Wonks R Us

Where Public Policy and Small Business Meet

Tag Archives: TARP

The Little Engine That Might

Anyone who has read this blog knows that I have significant issues with corporate executives’ ignorance of the implications of their actions on their employees and communities they serve.  My patience is shortest with the financial institutions whose greed led to the collapse of the worldwide economy.  I still wax poetic about the days when a family or a business could go to their local bank branch, and their credit was assessed based both on their financial situation as well as their social capital.  Historically, default rates drop significantly when social capital is factored in to underwriting decisions.

Obviously I was naive, but when we, CubeSpace,  started trying to negotiate with our landlord, US Bank, in August 2008, I had assumed that since they had accepted TARP money, they would show some flexibility to their tenants who were also being impacted by the economic downturn.  Instead, they turned a deaf ear to our repeated requests for negotiation for 10 months before threatening us with eviction.

From the outset, our letters to US Bank included offers to use our personal and professional networks to publicly thank US Bank for their cooperation by directing business and good will their way.  We once again reiterated our community involvement in what we thought was a last-ditch effort plea for mercy. That was when you all, members of the CubeSpace community, both near and far, proved that social capital remains a force to be reckoned with.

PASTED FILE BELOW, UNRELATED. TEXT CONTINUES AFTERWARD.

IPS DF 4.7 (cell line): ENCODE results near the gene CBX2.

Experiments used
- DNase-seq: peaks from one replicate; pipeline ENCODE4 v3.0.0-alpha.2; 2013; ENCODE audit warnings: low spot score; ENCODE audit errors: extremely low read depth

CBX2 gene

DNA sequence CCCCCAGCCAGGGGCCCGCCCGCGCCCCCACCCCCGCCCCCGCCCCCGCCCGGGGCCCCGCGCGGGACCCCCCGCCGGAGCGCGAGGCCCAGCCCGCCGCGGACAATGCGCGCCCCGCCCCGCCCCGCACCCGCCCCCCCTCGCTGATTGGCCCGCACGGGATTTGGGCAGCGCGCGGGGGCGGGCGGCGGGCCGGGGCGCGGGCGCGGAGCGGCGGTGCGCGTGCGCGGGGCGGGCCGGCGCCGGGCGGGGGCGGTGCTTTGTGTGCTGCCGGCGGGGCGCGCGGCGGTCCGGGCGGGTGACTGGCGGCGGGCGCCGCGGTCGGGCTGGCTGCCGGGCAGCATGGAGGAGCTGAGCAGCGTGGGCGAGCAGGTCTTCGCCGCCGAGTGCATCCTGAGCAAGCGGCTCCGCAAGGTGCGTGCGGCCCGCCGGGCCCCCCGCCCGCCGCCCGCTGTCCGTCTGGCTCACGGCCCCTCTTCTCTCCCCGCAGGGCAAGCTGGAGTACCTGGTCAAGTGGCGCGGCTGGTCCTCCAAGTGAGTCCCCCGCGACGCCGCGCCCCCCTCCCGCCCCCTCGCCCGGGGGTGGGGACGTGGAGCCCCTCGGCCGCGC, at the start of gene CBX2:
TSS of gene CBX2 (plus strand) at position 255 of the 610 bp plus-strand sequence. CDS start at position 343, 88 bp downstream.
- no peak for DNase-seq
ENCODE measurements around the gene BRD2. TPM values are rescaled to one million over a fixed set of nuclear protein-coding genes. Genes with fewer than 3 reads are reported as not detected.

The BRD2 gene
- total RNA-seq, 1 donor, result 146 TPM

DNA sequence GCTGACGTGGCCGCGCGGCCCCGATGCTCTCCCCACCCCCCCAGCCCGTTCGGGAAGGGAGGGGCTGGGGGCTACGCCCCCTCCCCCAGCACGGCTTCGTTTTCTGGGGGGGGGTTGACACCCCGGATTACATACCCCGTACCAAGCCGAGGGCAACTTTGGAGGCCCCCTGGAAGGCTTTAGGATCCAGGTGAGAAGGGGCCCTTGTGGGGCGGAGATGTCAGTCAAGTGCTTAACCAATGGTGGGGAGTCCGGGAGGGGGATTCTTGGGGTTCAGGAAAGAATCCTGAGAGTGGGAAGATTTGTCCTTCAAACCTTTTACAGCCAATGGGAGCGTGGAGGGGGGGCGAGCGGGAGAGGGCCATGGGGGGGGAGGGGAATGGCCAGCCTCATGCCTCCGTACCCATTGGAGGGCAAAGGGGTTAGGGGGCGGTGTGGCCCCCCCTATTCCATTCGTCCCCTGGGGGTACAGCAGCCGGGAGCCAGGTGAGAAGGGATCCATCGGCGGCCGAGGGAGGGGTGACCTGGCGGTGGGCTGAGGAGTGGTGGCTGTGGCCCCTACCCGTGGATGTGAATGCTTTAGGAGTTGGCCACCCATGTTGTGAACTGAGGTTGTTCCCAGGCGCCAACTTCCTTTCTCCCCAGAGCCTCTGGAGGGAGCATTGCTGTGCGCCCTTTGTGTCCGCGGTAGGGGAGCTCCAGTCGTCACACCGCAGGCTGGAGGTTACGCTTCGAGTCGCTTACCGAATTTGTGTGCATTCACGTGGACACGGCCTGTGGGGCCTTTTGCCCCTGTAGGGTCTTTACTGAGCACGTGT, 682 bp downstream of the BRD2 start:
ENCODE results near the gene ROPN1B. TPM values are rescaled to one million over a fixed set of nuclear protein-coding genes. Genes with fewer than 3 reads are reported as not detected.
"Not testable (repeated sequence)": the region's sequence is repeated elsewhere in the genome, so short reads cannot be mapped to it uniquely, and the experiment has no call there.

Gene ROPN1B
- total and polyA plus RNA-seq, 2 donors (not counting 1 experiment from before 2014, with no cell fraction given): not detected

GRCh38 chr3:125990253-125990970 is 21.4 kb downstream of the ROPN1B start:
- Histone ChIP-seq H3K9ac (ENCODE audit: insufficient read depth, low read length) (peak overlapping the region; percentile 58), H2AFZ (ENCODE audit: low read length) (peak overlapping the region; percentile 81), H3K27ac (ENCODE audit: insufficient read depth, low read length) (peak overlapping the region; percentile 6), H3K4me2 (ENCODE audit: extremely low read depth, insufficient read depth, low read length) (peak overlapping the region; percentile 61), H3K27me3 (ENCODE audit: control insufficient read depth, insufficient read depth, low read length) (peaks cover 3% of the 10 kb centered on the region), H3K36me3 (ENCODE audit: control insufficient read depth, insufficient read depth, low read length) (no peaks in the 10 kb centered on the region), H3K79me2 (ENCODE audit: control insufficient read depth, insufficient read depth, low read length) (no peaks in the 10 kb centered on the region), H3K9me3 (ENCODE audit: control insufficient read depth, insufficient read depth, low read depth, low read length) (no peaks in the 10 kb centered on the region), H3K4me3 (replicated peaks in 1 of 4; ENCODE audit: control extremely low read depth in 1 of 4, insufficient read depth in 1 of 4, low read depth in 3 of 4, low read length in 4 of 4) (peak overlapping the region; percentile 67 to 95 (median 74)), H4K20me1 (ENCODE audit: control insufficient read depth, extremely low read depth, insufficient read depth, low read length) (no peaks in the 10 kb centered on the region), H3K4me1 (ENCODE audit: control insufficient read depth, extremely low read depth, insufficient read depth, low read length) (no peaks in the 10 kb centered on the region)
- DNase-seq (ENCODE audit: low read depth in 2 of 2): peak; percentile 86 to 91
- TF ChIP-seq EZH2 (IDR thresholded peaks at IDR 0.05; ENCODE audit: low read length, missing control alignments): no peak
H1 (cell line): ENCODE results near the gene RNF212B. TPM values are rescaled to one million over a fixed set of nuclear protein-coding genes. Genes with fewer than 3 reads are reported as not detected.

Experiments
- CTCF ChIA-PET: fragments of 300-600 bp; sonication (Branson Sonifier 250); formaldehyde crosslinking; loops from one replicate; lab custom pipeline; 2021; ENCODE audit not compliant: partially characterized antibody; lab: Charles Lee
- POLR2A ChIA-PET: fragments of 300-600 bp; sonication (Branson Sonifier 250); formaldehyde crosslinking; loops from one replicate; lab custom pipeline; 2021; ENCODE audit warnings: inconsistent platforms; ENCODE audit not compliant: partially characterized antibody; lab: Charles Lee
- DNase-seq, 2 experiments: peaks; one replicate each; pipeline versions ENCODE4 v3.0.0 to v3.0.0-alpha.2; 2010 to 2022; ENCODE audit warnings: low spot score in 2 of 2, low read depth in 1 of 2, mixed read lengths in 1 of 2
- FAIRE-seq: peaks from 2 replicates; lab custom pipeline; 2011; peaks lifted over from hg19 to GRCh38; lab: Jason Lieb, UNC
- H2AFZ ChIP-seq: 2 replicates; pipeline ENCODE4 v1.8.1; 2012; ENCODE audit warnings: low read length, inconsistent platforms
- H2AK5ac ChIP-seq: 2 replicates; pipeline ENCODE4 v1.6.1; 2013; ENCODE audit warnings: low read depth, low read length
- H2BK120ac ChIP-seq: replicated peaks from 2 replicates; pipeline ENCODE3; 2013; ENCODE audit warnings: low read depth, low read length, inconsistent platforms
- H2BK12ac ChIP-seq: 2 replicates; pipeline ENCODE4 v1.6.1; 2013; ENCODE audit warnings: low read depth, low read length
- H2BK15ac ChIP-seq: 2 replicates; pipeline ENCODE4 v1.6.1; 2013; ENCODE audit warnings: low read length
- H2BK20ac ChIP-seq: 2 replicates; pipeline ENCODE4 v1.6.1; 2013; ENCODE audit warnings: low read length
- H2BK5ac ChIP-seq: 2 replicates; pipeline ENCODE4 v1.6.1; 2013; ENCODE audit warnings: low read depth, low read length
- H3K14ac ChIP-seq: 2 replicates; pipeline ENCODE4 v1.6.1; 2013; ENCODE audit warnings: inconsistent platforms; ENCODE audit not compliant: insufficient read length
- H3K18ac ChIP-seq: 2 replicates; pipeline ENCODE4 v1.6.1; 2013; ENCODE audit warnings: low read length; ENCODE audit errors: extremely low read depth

Your unexpected, massive and much appreciated (there really are just not words to tell you how appreciated) response to what I had intended as a farewell post changed the game completely.  Not only did US Bank feel the pressure to respond to our letter, but they did so with somewhat reasonable offers.  We believe that you, our community, are the ones to thank because of this little paragraph they included in their response:

US Bank does not view your comments regarding issues of public opinion and the Portland business community as productive. Please focus any future correspondence and negotiations on items that will bring the parties to an agreeable resolution.

No matter what comes next or how this story unfolds, you should all pat each other on the backs and raise a toast to yourselves for being a David to their Goliath and using Twitter as your slingshot.

We have received a truly overwhelming number of offers of cash, advice, support, meals and even a bakesale organized by a much beloved community member who is ten years old.  We have also been asked some very appropriate questions that we are struggling to answer. Questions like:

  • How much money do we need to make a difference?
  • How will we revise our business model to make sure we don’t end up back in this same situation a year from now?
  • Would we consider moving to a small space?
  • I am short on cash, what can I offer that will be of help?